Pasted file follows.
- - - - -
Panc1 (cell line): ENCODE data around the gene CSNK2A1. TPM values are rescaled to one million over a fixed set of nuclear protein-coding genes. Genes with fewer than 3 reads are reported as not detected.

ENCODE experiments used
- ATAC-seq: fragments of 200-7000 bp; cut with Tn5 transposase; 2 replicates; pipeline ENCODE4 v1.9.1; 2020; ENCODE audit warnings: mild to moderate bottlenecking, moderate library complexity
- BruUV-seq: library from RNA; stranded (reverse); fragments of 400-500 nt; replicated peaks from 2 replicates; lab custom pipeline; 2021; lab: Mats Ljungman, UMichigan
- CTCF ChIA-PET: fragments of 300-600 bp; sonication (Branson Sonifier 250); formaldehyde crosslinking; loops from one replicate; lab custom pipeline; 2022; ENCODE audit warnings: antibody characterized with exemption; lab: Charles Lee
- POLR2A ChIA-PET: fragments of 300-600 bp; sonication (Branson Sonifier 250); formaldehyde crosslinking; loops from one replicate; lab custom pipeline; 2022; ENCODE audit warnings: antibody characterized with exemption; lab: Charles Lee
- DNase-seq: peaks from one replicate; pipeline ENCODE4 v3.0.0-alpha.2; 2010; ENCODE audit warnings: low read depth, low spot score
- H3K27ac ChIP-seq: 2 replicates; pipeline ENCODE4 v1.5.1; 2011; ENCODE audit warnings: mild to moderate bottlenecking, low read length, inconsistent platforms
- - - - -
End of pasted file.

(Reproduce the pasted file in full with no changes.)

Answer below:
Panc1 (cell line): ENCODE data around the gene CSNK2A1. TPM values are rescaled to one million over a fixed set of nuclear protein-coding genes. Genes with fewer than 3 reads are reported as not detected.

ENCODE experiments used
- ATAC-seq: fragments of 200-7000 bp; cut with Tn5 transposase; 2 replicates; pipeline ENCODE4 v1.9.1; 2020; ENCODE audit warnings: mild to moderate bottlenecking, moderate library complexity
- BruUV-seq: library from RNA; stranded (reverse); fragments of 400-500 nt; replicated peaks from 2 replicates; lab custom pipeline; 2021; lab: Mats Ljungman, UMichigan
- CTCF ChIA-PET: fragments of 300-600 bp; sonication (Branson Sonifier 250); formaldehyde crosslinking; loops from one replicate; lab custom pipeline; 2022; ENCODE audit warnings: antibody characterized with exemption; lab: Charles Lee
- POLR2A ChIA-PET: fragments of 300-600 bp; sonication (Branson Sonifier 250); formaldehyde crosslinking; loops from one replicate; lab custom pipeline; 2022; ENCODE audit warnings: antibody characterized with exemption; lab: Charles Lee
- DNase-seq: peaks from one replicate; pipeline ENCODE4 v3.0.0-alpha.2; 2010; ENCODE audit warnings: low read depth, low spot score
- H3K27ac ChIP-seq: 2 replicates; pipeline ENCODE4 v1.5.1; 2011; ENCODE audit warnings: mild to moderate bottlenecking, low read length, inconsistent platforms